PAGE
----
Richard Hoffman from Livingston, New Jersey, has been a figure in the Kandi scene ever since his outstanding perlers started surfacing around social media, from his Armin Van Buuren Perler that was the exact likeness of his face to his most recent, the Lost Lands perler in honor of Excisions new festival. We Got a chance to grab some words from him.

Richard: “I’ve been making kandi since 2011 when I moved to Orlando to go to college. My first “rave” was Dayglow, which is now Life in Color. I made my first kandi singles for that event and then started moving up the kandi ladder, if you will. I started making cuffs and masks, making my pieces more and more complicated and detailed. In 2012, I started making perlers. My first perler was a pokeball.”

Tell us about the Lost Lands perler! How long did it take to make and how much did it cost to make, what inspired you?

Richard: Well…. once I saw the logo that Excision posted, I got really inspired. I’ve always wanted to make a tree of life design, and the fact that he included dinosaurs in the bottom of it 

20631458_10213714666923540_1171809231_nmade that much simpler of a decision. I was also looking for a new project since I had just finished a project using the latest Defqon.1 festival logo. So it was almost like destiny. Once I got my hands on that logo, I went to work creating my pattern. The timeline for this particular perler went as so: around 6 or 7 hours to make the pattern itself; over a week to actually lay each of the 30,299 beads by hand (I worked on it every night between 5 and 8 hours, it all depended on which section I was working); and another 7 hours to iron it (ironing it is very labor-intensive as I have to use masking tape and poke holes in each bead so that I can flip it and iron it and save my boards from extreme warping). The cost of this perler is what I am unsure about. The way I purchase beads for all of my projects is by using the money I get from selling my perlers. I always purchase beads whenever I get a coupon or there’s a sale. I’ll even buy beads when I don’t need them. I’m always looking and stocking for the future. I have an entire drawer in my side cabinet full of miscellaneous colors of beads.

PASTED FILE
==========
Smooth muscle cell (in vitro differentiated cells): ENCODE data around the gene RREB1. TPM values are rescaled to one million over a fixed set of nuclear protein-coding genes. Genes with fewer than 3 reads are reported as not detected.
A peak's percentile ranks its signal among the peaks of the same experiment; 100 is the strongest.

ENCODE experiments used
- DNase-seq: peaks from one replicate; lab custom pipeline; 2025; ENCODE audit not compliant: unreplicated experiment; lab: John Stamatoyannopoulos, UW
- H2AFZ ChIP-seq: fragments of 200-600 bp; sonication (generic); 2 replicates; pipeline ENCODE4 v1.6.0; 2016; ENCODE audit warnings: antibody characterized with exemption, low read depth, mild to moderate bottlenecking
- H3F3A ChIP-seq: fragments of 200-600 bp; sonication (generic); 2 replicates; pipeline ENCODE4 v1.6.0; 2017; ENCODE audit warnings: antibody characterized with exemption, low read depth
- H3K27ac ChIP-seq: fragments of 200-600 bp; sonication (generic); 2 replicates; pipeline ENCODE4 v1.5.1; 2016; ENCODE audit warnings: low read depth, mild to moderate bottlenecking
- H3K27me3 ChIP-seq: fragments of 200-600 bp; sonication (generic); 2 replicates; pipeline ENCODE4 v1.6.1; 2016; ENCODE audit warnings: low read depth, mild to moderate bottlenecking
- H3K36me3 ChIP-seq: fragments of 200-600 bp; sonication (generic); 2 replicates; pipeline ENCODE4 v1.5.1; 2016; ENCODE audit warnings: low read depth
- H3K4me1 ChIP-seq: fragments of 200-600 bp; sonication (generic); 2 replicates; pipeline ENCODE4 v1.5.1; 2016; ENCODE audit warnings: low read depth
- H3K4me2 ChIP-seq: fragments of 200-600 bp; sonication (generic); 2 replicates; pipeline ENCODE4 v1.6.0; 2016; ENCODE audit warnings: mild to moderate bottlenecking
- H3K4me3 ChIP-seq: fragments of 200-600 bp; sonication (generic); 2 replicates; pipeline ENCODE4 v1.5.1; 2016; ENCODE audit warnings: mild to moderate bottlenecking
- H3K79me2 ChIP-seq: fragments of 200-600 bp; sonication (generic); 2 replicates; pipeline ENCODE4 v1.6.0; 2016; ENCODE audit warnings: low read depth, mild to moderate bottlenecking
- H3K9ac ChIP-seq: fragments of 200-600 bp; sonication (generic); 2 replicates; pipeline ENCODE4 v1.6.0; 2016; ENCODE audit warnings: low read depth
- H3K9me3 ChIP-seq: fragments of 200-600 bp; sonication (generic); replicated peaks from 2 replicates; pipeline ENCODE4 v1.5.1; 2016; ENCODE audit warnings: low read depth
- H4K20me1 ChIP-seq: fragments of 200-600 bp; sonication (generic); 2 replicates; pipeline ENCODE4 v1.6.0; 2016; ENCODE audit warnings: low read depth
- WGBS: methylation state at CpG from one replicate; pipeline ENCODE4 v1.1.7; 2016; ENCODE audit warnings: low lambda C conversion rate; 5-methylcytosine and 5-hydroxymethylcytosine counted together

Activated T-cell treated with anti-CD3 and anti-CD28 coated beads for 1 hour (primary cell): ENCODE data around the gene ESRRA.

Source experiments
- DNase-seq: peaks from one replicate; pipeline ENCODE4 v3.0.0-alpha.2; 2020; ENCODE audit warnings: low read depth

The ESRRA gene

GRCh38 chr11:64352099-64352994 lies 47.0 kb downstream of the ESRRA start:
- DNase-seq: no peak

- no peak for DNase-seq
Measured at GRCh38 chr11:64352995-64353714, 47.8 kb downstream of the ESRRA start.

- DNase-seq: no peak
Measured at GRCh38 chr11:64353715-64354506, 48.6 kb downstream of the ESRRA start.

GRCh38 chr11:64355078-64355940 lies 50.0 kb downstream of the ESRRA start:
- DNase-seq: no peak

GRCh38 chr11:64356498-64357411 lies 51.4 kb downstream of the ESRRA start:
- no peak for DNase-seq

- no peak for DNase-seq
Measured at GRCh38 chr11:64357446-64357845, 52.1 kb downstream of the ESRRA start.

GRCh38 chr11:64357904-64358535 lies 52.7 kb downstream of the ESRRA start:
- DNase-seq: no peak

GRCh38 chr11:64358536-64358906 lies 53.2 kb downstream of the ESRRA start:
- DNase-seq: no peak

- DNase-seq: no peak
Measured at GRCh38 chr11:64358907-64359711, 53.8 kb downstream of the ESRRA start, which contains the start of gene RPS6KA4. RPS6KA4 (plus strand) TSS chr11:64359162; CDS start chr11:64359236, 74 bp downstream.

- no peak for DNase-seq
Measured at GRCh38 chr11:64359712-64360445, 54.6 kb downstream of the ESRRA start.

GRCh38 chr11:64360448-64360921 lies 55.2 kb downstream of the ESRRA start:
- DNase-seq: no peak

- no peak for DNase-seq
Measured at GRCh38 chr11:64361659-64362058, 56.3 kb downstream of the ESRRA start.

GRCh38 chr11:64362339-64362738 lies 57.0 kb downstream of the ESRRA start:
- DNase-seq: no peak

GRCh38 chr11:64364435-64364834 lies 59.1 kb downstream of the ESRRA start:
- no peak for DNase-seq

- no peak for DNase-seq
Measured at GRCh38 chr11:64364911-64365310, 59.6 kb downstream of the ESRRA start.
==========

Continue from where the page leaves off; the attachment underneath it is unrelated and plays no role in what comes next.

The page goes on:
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Tell us about why you think the art of kandi making and trading is so important for the EDM culture?

Richard: Some people think we’re just taking beads and putting them on string or taking perler beads and melting them to make simple designs. But it’s just so much more than that. We pour our hearts and souls in every piece. Every kandi single, every kandi cuff, every kandi mask, every perler (whether it be a tiny perler for a kandi single or pendant that hangs from your neck or one that hangs on your wall), they all have a tiny piece of the creator. The colors we chose, the placement of those colors, the design of the perler (whether it be a custom pattern or one from Google), they were all chosen by the creator for a specific. It doesn’t matter if two kandi singles look the same, they aren’t. Each one is like a snowflake; they may look the same, but they aren’t. That’s why it’s so important in our culture. You give a little piece of yourself to the person you’re trading with at an event. And after you trade, you two are bonded because of that piece you traded. You each have a little piece of the other person with you forever. That’s what PLUR stands for: there’s Peace when you trade; there’s the Love that the piece was made with; there’s Unity when you grasp each other’s hand and trade and are one; and you Respect each other’s hard work that was put in to the piece being traded.